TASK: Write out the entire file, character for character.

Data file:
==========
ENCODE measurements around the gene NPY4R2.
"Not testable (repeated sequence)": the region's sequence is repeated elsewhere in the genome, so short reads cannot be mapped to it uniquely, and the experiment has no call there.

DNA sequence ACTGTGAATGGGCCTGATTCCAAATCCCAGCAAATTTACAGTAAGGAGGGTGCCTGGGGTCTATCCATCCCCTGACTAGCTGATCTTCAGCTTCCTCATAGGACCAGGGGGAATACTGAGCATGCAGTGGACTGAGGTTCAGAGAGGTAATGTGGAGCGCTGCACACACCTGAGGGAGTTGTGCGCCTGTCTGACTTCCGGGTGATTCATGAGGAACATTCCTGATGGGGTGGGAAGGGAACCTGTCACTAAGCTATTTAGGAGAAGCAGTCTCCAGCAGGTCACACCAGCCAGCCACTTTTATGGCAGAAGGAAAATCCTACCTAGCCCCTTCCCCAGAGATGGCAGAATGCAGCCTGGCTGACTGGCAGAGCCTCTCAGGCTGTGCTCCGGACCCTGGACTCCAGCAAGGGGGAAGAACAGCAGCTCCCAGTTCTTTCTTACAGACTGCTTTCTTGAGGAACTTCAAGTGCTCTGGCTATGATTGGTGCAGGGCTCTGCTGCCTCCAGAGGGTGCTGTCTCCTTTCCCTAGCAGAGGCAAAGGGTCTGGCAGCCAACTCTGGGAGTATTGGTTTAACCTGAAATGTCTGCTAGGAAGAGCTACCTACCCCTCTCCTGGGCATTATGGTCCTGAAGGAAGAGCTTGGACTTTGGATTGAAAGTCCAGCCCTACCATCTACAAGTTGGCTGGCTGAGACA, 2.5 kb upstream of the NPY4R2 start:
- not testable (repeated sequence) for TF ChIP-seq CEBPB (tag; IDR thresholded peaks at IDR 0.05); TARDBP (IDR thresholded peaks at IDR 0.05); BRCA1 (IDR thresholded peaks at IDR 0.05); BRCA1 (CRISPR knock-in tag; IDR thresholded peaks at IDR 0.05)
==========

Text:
ENCODE measurements around the gene NPY4R2.
"Not testable (repeated sequence)": the region's sequence is repeated elsewhere in the genome, so short reads cannot be mapped to it uniquely, and the experiment has no call there.

DNA sequence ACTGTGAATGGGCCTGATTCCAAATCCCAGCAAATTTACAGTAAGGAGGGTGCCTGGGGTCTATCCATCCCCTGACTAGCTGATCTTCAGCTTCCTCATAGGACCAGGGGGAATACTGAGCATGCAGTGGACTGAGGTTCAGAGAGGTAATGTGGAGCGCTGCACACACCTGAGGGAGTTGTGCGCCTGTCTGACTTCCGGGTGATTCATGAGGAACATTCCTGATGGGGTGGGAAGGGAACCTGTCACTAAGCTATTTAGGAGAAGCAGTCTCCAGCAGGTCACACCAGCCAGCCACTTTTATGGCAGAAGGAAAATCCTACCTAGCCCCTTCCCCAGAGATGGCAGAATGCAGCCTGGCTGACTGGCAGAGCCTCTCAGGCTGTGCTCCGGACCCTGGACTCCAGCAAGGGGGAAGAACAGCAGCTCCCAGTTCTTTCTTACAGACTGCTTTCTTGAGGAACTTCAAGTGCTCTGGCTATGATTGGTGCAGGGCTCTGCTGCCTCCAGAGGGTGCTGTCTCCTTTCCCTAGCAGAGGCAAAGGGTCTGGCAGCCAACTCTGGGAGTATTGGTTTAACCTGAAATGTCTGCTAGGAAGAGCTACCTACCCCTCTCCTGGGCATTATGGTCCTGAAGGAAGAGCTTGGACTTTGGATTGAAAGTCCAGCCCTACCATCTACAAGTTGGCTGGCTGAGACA, 2.5 kb upstream of the NPY4R2 start:
- not testable (repeated sequence) for TF ChIP-seq CEBPB (tag; IDR thresholded peaks at IDR 0.05); TARDBP (IDR thresholded peaks at IDR 0.05); BRCA1 (IDR thresholded peaks at IDR 0.05); BRCA1 (CRISPR knock-in tag; IDR thresholded peaks at IDR 0.05)